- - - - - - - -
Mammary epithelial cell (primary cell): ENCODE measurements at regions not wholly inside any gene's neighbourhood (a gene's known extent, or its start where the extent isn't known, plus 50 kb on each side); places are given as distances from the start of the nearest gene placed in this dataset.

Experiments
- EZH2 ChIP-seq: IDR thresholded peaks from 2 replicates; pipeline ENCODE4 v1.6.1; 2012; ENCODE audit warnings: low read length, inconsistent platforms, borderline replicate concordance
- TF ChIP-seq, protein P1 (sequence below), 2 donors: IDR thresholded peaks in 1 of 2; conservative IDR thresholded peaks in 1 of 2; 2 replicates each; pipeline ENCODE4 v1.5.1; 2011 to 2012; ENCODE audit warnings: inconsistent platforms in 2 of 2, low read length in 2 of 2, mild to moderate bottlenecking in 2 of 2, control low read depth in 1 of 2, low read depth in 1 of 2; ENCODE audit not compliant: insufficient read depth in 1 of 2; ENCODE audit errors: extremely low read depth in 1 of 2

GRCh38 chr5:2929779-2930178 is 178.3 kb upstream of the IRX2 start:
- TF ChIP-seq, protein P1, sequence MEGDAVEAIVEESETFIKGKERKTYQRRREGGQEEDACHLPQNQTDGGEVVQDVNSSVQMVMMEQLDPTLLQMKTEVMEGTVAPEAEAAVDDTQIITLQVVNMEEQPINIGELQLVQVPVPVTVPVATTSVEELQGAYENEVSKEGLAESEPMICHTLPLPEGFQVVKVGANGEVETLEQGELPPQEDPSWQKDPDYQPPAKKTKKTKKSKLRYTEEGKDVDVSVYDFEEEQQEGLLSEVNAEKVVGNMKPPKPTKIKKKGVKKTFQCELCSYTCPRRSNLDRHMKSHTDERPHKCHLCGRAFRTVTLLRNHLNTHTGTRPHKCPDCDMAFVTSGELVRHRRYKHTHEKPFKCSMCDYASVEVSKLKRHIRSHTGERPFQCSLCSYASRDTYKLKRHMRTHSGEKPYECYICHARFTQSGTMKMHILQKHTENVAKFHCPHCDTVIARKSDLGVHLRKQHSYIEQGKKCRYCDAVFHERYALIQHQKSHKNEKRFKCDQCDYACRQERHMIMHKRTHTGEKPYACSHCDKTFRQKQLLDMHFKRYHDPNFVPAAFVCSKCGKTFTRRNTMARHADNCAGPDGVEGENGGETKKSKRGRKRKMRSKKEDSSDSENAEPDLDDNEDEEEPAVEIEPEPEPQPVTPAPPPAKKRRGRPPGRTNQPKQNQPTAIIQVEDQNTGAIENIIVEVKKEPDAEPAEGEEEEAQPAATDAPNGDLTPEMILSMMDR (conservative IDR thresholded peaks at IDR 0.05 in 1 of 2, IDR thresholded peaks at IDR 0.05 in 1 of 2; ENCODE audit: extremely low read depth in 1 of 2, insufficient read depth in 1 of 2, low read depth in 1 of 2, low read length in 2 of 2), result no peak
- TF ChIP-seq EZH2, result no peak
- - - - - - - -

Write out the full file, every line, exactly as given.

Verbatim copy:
Mammary epithelial cell (primary cell): ENCODE measurements at regions not wholly inside any gene's neighbourhood (a gene's known extent, or its start where the extent isn't known, plus 50 kb on each side); places are given as distances from the start of the nearest gene placed in this dataset.

Experiments
- EZH2 ChIP-seq: IDR thresholded peaks from 2 replicates; pipeline ENCODE4 v1.6.1; 2012; ENCODE audit warnings: low read length, inconsistent platforms, borderline replicate concordance
- TF ChIP-seq, protein P1 (sequence below), 2 donors: IDR thresholded peaks in 1 of 2; conservative IDR thresholded peaks in 1 of 2; 2 replicates each; pipeline ENCODE4 v1.5.1; 2011 to 2012; ENCODE audit warnings: inconsistent platforms in 2 of 2, low read length in 2 of 2, mild to moderate bottlenecking in 2 of 2, control low read depth in 1 of 2, low read depth in 1 of 2; ENCODE audit not compliant: insufficient read depth in 1 of 2; ENCODE audit errors: extremely low read depth in 1 of 2

GRCh38 chr5:2929779-2930178 is 178.3 kb upstream of the IRX2 start:
- TF ChIP-seq, protein P1, sequence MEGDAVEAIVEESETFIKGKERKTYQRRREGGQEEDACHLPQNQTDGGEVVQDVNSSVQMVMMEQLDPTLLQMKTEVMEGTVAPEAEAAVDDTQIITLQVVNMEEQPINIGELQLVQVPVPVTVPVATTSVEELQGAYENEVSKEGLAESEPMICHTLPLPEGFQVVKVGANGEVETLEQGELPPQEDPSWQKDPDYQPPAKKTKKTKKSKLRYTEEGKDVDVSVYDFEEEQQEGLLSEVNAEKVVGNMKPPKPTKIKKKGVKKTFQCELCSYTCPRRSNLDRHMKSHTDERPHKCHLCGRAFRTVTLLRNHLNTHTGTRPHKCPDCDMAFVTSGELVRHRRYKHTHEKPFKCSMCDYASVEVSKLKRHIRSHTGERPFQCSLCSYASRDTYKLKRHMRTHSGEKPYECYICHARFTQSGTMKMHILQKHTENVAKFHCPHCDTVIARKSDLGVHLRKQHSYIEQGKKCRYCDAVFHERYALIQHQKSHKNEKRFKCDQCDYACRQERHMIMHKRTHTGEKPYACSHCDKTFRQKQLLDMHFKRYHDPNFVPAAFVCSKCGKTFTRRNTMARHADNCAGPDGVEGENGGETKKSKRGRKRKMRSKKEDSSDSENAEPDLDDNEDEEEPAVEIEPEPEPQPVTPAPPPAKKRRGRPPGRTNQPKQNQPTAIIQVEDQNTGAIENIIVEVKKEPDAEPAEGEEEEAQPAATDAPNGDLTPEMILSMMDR (conservative IDR thresholded peaks at IDR 0.05 in 1 of 2, IDR thresholded peaks at IDR 0.05 in 1 of 2; ENCODE audit: extremely low read depth in 1 of 2, insufficient read depth in 1 of 2, low read depth in 1 of 2, low read length in 2 of 2), result no peak
- TF ChIP-seq EZH2, result no peak